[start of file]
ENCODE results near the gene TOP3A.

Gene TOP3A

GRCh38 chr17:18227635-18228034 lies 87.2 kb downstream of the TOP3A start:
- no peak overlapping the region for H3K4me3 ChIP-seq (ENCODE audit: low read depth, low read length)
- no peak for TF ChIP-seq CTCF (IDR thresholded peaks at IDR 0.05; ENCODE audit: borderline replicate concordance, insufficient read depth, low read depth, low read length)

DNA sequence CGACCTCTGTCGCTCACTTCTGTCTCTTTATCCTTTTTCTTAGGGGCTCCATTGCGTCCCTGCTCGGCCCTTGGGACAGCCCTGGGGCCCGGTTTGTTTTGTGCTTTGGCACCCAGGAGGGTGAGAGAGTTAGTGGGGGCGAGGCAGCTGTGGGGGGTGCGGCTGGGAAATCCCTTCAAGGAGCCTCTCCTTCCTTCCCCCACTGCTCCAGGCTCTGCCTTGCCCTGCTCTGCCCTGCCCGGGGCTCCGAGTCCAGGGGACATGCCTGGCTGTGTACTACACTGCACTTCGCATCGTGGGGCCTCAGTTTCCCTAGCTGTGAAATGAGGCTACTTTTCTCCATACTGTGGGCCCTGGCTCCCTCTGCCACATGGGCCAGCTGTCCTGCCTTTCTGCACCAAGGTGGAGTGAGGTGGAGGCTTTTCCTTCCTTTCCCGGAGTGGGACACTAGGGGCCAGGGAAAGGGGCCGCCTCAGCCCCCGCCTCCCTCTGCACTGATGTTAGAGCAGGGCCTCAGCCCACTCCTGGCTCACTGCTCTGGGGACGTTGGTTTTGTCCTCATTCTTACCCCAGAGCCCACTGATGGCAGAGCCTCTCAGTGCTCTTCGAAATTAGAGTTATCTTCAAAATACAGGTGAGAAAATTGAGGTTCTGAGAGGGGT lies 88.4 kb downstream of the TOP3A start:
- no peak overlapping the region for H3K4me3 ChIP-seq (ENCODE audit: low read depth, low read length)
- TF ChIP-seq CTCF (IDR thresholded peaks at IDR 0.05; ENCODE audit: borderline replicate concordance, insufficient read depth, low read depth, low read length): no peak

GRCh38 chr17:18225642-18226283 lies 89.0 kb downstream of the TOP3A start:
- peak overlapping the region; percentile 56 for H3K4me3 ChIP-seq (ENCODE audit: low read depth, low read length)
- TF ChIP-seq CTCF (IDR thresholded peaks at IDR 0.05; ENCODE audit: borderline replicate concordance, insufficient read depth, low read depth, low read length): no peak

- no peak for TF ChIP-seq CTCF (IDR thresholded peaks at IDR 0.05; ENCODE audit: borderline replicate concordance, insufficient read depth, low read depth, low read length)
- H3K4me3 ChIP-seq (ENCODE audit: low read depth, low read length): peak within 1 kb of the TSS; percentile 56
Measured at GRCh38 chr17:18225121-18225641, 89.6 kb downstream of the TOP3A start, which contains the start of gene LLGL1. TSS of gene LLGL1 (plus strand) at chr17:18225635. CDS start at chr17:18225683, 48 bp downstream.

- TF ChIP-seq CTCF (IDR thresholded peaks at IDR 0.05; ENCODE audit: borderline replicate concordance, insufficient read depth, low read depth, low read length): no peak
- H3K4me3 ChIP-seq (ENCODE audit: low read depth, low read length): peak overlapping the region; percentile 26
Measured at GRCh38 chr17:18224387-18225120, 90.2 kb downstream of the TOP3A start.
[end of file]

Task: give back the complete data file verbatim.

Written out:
ENCODE results near the gene TOP3A.

Gene TOP3A

GRCh38 chr17:18227635-18228034 lies 87.2 kb downstream of the TOP3A start:
- no peak overlapping the region for H3K4me3 ChIP-seq (ENCODE audit: low read depth, low read length)
- no peak for TF ChIP-seq CTCF (IDR thresholded peaks at IDR 0.05; ENCODE audit: borderline replicate concordance, insufficient read depth, low read depth, low read length)

DNA sequence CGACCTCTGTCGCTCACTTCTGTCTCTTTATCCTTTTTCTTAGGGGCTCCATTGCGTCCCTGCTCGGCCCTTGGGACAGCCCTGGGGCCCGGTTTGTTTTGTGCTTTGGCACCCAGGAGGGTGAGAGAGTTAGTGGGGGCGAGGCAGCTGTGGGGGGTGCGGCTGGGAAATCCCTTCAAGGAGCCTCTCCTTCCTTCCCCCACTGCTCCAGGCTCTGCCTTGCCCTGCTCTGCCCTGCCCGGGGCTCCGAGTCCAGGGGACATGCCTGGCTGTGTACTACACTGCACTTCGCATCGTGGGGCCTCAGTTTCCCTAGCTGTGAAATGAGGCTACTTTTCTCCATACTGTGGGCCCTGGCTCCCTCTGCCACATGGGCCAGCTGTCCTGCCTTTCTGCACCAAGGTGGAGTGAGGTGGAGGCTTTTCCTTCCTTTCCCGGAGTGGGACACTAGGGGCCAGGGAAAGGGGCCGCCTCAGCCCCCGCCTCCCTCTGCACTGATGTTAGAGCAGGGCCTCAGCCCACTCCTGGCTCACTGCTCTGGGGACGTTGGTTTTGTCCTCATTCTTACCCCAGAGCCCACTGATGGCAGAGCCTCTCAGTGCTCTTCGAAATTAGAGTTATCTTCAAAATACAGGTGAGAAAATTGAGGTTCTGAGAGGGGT lies 88.4 kb downstream of the TOP3A start:
- no peak overlapping the region for H3K4me3 ChIP-seq (ENCODE audit: low read depth, low read length)
- TF ChIP-seq CTCF (IDR thresholded peaks at IDR 0.05; ENCODE audit: borderline replicate concordance, insufficient read depth, low read depth, low read length): no peak

GRCh38 chr17:18225642-18226283 lies 89.0 kb downstream of the TOP3A start:
- peak overlapping the region; percentile 56 for H3K4me3 ChIP-seq (ENCODE audit: low read depth, low read length)
- TF ChIP-seq CTCF (IDR thresholded peaks at IDR 0.05; ENCODE audit: borderline replicate concordance, insufficient read depth, low read depth, low read length): no peak

- no peak for TF ChIP-seq CTCF (IDR thresholded peaks at IDR 0.05; ENCODE audit: borderline replicate concordance, insufficient read depth, low read depth, low read length)
- H3K4me3 ChIP-seq (ENCODE audit: low read depth, low read length): peak within 1 kb of the TSS; percentile 56
Measured at GRCh38 chr17:18225121-18225641, 89.6 kb downstream of the TOP3A start, which contains the start of gene LLGL1. TSS of gene LLGL1 (plus strand) at chr17:18225635. CDS start at chr17:18225683, 48 bp downstream.

- TF ChIP-seq CTCF (IDR thresholded peaks at IDR 0.05; ENCODE audit: borderline replicate concordance, insufficient read depth, low read depth, low read length): no peak
- H3K4me3 ChIP-seq (ENCODE audit: low read depth, low read length): peak overlapping the region; percentile 26
Measured at GRCh38 chr17:18224387-18225120, 90.2 kb downstream of the TOP3A start.